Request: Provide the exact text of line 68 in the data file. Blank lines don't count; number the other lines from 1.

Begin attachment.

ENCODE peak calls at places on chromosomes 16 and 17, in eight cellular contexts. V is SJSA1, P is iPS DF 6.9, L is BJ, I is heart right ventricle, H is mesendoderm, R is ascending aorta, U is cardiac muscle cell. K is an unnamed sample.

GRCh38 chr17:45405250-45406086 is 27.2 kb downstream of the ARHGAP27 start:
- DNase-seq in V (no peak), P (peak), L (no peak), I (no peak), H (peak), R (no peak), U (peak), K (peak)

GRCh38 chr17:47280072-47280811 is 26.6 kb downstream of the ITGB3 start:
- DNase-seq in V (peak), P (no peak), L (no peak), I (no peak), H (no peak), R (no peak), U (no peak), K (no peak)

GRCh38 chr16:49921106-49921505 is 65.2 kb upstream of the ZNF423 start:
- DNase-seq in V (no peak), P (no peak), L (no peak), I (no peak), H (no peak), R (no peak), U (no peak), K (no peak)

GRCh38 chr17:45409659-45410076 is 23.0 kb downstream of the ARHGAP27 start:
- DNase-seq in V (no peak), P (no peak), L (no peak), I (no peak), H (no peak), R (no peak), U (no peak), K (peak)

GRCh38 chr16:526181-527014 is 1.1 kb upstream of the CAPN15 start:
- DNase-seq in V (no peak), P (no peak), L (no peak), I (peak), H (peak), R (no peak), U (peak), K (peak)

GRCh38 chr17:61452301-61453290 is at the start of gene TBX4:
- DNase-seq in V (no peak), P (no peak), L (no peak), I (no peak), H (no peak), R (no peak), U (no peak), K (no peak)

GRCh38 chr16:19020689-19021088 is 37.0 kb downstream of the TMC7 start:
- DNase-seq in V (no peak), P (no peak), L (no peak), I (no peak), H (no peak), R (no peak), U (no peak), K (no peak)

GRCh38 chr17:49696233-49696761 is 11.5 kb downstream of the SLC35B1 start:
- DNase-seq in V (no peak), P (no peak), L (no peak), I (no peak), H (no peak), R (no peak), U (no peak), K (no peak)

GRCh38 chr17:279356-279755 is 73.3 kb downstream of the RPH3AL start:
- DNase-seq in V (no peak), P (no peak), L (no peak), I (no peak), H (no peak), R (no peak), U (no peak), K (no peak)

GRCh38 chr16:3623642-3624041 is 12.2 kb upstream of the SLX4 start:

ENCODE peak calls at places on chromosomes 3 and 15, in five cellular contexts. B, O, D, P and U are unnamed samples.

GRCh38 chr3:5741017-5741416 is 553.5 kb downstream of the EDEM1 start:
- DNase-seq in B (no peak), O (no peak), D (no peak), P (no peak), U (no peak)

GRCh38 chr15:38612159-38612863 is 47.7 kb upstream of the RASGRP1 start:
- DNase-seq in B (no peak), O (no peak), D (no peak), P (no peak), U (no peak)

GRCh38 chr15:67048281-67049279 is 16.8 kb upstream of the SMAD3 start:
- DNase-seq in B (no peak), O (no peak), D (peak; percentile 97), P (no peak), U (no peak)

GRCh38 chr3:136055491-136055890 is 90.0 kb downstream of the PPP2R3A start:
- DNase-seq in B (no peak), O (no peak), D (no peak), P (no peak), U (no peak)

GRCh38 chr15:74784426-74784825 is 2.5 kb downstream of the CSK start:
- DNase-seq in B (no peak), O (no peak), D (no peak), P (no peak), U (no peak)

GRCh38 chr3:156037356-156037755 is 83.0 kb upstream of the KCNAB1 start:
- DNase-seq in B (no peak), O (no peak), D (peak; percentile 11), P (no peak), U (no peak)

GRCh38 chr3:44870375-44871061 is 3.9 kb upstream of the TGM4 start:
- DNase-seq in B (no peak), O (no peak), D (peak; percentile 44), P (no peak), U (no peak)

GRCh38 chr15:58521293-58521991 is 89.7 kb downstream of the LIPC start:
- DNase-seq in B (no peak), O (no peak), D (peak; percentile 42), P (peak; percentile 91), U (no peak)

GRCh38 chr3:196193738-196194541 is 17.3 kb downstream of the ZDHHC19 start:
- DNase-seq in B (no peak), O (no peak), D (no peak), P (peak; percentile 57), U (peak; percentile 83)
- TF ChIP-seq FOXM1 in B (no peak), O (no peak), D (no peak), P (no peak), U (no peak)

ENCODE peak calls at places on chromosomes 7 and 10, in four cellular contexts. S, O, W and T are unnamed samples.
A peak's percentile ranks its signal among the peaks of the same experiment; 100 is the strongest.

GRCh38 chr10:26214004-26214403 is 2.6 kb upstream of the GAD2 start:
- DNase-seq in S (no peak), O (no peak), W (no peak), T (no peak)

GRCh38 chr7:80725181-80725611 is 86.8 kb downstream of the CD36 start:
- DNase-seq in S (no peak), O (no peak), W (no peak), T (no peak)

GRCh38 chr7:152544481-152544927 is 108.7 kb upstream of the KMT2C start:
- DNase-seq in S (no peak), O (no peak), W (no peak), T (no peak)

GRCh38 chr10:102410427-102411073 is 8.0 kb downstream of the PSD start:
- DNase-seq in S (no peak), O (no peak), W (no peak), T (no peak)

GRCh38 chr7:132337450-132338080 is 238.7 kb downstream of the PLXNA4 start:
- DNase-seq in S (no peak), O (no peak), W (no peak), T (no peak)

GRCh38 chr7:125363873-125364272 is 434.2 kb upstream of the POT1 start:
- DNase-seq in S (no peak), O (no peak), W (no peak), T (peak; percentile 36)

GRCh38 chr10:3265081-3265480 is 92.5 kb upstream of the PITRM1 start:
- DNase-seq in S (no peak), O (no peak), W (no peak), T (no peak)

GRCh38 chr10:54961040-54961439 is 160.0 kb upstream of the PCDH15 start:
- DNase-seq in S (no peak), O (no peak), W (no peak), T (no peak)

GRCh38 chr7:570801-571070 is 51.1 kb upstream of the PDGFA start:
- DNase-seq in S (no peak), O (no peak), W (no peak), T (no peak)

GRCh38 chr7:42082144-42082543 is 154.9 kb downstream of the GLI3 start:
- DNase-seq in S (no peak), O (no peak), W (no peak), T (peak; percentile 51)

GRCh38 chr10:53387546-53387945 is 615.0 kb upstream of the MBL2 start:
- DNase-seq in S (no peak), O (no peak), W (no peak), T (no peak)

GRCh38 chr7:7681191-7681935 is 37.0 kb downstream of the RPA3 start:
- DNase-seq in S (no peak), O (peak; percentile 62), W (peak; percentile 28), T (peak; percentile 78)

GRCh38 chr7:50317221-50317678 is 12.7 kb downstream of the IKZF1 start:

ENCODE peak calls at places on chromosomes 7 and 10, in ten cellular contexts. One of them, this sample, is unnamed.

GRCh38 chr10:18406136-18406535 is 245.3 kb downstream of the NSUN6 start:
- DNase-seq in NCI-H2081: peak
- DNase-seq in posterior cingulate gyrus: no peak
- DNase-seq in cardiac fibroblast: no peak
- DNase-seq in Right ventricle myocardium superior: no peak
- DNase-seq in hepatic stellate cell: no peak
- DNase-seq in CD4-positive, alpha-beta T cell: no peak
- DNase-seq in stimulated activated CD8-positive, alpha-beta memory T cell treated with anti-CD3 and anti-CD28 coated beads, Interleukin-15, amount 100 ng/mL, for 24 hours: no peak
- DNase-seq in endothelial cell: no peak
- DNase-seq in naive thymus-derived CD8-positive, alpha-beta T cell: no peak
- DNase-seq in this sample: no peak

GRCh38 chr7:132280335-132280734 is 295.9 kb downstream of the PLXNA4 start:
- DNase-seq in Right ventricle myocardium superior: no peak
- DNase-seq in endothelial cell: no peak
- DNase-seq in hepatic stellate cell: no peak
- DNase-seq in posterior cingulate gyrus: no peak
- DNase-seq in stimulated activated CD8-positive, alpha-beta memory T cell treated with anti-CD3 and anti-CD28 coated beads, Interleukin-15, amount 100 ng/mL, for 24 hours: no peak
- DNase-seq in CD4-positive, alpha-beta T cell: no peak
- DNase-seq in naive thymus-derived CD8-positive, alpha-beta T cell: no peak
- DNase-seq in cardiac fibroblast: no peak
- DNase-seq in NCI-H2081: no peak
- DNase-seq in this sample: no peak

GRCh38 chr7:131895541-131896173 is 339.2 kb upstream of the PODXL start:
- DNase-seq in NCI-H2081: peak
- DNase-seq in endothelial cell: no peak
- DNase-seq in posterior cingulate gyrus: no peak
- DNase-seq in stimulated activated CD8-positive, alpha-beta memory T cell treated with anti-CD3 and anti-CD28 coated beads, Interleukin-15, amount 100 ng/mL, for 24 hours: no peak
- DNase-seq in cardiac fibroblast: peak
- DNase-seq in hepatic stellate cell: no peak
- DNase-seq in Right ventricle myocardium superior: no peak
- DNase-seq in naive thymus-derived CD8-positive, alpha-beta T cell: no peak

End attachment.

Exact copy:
ENCODE peak calls at places on chromosomes 7 and 10, in ten cellular contexts. One of them, this sample, is unnamed.